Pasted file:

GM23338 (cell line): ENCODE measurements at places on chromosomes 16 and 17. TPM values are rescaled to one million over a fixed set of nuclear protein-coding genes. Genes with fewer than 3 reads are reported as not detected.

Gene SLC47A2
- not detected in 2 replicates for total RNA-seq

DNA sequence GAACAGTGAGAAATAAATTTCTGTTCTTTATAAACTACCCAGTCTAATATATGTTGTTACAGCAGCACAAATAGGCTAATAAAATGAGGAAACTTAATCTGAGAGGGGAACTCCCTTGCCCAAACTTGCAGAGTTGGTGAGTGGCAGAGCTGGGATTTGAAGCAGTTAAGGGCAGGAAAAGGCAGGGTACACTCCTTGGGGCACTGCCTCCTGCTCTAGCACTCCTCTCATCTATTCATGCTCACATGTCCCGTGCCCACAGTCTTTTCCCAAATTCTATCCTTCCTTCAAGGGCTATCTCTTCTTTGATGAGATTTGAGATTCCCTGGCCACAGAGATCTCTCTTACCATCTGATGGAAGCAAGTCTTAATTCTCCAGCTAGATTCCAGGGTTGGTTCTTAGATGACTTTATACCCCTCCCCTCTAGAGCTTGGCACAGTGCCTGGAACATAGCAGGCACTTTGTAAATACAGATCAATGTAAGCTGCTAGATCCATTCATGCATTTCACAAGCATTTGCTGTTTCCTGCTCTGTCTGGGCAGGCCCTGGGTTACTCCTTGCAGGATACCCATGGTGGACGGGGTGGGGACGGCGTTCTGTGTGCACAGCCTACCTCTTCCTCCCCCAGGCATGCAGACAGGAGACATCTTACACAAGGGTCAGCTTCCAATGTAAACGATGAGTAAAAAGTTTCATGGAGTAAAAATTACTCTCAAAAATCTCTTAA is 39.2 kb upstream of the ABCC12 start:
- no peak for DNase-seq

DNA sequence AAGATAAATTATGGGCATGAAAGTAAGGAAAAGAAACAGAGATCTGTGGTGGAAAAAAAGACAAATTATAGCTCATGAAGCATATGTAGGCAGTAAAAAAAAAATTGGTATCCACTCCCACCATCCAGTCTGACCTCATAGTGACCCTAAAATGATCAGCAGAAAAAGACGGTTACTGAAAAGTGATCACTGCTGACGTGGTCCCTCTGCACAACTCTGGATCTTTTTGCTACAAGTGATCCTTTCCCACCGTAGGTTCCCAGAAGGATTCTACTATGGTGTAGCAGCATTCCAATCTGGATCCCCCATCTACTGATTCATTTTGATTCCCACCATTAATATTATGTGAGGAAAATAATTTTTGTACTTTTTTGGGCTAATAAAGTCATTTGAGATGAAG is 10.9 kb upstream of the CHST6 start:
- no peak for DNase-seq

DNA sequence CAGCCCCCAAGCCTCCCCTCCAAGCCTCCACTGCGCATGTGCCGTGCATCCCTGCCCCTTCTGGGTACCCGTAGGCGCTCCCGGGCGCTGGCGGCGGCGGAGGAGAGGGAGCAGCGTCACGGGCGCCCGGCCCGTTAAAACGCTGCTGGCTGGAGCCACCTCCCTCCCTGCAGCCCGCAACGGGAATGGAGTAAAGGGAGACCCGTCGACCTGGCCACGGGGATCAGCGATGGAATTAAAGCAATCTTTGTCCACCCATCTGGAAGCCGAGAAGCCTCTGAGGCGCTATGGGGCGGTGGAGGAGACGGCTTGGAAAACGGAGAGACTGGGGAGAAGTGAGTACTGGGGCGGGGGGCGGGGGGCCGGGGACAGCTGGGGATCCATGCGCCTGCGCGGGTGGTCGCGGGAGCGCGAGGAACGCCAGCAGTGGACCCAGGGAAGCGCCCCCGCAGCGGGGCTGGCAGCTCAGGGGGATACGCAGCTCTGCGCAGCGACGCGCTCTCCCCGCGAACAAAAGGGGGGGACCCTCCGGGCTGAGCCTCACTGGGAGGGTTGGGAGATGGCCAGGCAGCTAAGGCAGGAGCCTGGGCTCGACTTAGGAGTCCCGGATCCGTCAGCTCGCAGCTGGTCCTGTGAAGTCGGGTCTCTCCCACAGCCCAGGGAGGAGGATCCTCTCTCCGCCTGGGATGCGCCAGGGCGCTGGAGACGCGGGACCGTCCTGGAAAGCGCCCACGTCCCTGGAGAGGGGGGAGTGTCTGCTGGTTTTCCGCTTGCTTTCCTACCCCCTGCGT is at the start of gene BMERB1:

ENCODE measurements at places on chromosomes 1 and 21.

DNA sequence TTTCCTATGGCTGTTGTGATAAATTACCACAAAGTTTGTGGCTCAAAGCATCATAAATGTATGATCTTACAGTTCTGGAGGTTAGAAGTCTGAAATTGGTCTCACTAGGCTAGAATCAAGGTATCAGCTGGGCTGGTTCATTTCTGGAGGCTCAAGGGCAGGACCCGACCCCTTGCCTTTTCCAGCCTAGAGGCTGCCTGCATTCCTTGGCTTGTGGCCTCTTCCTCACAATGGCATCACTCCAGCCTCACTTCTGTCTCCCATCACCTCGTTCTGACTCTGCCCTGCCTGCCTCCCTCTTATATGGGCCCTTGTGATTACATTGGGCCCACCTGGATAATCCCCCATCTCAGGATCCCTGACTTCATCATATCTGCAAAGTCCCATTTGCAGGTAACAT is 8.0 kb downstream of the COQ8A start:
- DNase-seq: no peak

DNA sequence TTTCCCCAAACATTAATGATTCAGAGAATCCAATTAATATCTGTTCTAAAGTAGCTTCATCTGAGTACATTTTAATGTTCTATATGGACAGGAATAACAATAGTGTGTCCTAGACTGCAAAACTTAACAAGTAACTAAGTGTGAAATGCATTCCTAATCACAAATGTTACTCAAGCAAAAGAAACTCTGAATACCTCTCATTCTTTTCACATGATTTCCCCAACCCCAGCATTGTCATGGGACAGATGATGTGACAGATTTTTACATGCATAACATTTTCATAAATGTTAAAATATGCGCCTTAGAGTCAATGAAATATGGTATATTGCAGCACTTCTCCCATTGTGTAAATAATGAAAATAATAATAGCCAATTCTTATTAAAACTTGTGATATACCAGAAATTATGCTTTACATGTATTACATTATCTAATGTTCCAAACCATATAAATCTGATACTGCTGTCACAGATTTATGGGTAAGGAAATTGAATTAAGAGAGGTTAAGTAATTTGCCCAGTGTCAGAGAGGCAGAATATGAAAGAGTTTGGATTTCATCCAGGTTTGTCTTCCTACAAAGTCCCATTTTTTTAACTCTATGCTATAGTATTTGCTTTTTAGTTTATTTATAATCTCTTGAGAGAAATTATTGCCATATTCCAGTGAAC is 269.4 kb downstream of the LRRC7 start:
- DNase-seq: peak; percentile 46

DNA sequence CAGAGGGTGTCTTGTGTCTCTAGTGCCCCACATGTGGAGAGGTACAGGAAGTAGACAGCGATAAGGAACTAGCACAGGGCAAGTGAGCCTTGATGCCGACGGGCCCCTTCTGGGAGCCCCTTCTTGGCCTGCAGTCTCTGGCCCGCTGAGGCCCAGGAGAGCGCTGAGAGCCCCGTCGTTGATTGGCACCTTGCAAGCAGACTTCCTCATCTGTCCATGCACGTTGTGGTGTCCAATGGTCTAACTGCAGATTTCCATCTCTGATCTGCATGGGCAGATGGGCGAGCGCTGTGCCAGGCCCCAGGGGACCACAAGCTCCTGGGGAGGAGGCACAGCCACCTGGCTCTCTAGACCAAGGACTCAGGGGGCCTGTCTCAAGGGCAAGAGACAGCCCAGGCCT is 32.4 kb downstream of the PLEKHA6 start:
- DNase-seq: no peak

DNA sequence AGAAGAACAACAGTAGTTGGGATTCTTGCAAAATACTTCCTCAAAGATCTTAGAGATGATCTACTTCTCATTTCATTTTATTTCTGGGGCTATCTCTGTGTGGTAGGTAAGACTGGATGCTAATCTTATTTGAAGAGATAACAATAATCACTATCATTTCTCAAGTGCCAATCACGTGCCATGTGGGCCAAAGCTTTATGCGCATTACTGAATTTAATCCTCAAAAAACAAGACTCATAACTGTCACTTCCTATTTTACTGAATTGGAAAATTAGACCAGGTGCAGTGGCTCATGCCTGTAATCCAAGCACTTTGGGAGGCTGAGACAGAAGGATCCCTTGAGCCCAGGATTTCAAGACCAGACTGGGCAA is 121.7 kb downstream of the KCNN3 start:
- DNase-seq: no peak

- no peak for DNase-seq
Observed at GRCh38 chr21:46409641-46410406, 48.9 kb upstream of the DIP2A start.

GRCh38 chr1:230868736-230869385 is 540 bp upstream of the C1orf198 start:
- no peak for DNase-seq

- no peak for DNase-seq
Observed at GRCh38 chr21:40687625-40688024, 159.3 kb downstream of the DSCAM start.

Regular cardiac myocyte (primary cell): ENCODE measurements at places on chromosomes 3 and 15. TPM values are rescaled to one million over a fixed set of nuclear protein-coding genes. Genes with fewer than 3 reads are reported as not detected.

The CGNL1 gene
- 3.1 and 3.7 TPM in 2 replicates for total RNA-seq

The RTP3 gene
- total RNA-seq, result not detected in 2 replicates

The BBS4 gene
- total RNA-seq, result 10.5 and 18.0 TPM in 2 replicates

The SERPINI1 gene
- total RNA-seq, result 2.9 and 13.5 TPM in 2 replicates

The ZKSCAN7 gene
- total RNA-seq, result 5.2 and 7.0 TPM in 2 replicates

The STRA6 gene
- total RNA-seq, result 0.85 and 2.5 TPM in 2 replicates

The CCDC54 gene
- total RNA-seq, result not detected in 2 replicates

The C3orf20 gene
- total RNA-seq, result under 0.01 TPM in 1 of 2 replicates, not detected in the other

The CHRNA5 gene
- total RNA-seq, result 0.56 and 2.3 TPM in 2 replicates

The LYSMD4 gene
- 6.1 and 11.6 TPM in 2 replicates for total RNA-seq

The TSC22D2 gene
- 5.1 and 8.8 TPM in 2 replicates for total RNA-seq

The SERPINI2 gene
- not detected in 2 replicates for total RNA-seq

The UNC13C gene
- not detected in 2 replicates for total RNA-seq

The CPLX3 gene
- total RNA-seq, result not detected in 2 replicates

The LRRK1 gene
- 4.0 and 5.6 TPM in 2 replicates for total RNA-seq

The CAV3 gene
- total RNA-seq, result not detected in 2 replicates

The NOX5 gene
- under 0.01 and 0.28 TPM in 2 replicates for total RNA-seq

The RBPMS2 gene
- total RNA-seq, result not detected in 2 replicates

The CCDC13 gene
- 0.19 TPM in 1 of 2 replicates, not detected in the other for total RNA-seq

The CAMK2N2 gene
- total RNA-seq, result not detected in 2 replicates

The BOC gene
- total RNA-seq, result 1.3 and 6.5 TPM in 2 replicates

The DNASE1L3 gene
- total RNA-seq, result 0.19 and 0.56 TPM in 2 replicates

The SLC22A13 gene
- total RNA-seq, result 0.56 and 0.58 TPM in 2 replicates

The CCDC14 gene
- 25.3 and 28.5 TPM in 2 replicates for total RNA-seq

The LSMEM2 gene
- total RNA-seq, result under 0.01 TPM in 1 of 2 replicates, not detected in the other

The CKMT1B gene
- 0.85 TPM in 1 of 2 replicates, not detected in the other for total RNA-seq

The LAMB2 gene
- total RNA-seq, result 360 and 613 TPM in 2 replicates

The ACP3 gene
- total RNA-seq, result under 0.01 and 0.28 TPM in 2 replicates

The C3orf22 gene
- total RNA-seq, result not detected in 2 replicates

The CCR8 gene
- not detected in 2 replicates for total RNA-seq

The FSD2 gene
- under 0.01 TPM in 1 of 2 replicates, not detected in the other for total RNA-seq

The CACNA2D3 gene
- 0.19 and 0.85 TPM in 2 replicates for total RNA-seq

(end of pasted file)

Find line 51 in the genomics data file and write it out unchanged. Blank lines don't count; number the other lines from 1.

The CPLX3 gene